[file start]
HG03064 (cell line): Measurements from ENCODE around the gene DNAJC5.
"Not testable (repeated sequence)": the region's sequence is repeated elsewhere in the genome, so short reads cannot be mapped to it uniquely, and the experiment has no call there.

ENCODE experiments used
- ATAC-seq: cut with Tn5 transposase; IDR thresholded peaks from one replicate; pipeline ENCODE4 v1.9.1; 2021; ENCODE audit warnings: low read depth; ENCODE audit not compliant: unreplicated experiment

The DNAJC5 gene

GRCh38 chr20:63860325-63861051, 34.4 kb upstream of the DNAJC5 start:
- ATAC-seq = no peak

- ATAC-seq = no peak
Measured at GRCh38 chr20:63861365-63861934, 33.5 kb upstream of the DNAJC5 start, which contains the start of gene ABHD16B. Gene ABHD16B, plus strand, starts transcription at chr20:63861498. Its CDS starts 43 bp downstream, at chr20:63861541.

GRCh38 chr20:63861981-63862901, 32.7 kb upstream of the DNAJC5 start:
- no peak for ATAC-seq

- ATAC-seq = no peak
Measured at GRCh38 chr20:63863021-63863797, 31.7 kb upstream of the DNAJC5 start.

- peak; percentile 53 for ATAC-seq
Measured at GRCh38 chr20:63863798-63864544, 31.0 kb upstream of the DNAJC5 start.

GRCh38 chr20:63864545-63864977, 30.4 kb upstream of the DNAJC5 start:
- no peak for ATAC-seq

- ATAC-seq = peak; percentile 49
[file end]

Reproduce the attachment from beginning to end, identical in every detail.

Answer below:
HG03064 (cell line): Measurements from ENCODE around the gene DNAJC5.
"Not testable (repeated sequence)": the region's sequence is repeated elsewhere in the genome, so short reads cannot be mapped to it uniquely, and the experiment has no call there.

ENCODE experiments used
- ATAC-seq: cut with Tn5 transposase; IDR thresholded peaks from one replicate; pipeline ENCODE4 v1.9.1; 2021; ENCODE audit warnings: low read depth; ENCODE audit not compliant: unreplicated experiment

The DNAJC5 gene

GRCh38 chr20:63860325-63861051, 34.4 kb upstream of the DNAJC5 start:
- ATAC-seq = no peak

- ATAC-seq = no peak
Measured at GRCh38 chr20:63861365-63861934, 33.5 kb upstream of the DNAJC5 start, which contains the start of gene ABHD16B. Gene ABHD16B, plus strand, starts transcription at chr20:63861498. Its CDS starts 43 bp downstream, at chr20:63861541.

GRCh38 chr20:63861981-63862901, 32.7 kb upstream of the DNAJC5 start:
- no peak for ATAC-seq

- ATAC-seq = no peak
Measured at GRCh38 chr20:63863021-63863797, 31.7 kb upstream of the DNAJC5 start.

- peak; percentile 53 for ATAC-seq
Measured at GRCh38 chr20:63863798-63864544, 31.0 kb upstream of the DNAJC5 start.

GRCh38 chr20:63864545-63864977, 30.4 kb upstream of the DNAJC5 start:
- no peak for ATAC-seq

- ATAC-seq = peak; percentile 49